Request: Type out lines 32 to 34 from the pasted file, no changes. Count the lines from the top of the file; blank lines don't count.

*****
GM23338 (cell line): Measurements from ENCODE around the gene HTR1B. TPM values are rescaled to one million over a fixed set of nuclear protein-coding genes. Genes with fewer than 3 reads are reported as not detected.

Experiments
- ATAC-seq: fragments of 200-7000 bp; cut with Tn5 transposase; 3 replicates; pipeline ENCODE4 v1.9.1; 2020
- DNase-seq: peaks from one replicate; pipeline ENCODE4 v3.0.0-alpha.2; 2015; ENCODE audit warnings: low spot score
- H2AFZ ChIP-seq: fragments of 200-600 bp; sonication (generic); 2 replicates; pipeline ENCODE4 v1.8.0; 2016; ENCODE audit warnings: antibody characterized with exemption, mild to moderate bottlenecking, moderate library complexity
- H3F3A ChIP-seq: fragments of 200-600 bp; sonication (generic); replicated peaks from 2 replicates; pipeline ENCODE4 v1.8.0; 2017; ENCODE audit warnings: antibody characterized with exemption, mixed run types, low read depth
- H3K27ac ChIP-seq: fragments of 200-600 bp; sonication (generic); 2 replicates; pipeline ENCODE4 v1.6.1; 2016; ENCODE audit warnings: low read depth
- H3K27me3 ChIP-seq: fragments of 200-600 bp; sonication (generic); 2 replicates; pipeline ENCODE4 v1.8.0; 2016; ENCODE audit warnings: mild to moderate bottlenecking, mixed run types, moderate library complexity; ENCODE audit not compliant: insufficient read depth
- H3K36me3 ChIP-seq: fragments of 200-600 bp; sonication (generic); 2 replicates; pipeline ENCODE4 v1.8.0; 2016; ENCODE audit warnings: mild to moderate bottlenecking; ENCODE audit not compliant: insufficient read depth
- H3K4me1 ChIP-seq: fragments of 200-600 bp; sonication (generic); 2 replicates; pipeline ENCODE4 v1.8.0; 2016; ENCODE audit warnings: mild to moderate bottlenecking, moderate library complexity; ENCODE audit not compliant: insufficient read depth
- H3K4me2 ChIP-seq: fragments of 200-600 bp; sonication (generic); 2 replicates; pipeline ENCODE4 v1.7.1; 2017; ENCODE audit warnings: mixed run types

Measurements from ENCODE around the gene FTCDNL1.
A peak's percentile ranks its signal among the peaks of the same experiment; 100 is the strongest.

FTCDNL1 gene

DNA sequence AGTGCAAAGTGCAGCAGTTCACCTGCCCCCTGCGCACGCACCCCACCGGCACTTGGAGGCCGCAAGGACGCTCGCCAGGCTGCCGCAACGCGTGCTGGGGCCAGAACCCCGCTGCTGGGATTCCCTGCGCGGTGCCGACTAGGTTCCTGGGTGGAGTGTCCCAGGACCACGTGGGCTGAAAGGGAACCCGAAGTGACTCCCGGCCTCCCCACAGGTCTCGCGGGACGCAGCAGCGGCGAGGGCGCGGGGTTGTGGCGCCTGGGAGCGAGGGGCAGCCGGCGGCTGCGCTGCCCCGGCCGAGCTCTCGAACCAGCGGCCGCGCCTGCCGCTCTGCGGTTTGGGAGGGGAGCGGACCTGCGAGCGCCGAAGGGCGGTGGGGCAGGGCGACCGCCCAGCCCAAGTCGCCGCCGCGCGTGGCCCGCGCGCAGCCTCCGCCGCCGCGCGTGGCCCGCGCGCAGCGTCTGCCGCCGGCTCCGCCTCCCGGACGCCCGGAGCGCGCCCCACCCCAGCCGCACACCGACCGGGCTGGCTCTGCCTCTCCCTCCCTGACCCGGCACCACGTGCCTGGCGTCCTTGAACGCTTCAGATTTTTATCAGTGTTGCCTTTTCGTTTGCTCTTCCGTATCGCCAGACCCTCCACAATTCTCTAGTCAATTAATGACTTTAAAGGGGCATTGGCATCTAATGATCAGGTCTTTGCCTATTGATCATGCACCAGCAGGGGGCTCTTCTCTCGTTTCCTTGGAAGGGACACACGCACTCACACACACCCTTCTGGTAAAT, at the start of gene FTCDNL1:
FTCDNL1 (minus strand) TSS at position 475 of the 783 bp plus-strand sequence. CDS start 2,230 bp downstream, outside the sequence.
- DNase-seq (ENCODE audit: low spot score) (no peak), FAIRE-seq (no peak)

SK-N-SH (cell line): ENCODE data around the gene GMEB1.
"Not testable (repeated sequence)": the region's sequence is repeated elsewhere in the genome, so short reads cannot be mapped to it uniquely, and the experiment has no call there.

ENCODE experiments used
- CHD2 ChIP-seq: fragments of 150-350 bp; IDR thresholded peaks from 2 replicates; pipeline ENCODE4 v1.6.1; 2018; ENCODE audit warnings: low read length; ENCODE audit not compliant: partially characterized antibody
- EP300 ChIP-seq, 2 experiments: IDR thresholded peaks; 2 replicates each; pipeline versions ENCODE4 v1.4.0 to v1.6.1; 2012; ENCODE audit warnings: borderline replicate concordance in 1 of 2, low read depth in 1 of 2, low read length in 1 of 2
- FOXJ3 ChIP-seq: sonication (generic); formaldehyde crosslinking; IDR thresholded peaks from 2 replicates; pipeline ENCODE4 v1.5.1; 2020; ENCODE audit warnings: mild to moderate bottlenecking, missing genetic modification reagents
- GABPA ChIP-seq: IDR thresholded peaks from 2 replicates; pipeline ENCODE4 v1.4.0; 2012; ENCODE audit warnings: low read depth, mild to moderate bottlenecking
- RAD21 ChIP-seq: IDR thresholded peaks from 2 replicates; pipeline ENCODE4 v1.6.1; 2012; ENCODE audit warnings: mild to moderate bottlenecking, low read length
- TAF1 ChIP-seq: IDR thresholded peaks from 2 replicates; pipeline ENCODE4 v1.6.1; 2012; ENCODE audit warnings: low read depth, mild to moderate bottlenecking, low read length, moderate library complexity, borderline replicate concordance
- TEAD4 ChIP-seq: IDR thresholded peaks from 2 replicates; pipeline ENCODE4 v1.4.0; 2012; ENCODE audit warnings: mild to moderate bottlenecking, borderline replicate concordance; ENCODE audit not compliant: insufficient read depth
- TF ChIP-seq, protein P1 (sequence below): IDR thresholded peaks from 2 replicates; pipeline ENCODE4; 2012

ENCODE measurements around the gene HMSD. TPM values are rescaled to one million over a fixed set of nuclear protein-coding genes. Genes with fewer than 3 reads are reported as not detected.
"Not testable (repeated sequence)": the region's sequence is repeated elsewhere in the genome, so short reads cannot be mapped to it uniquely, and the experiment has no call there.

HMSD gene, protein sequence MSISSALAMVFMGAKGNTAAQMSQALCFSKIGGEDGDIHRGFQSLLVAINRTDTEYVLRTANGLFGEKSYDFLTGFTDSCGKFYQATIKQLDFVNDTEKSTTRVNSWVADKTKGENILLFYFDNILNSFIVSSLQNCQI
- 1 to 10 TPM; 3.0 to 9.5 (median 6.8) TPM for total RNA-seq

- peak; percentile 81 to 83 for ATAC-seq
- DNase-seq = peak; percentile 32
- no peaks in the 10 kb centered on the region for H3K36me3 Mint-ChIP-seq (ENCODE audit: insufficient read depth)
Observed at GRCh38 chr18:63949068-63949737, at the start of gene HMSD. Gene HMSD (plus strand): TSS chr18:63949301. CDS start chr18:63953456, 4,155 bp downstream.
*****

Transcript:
- 1 to 10 TPM; 3.0 to 9.5 (median 6.8) TPM for total RNA-seq

- peak; percentile 81 to 83 for ATAC-seq
- DNase-seq = peak; percentile 32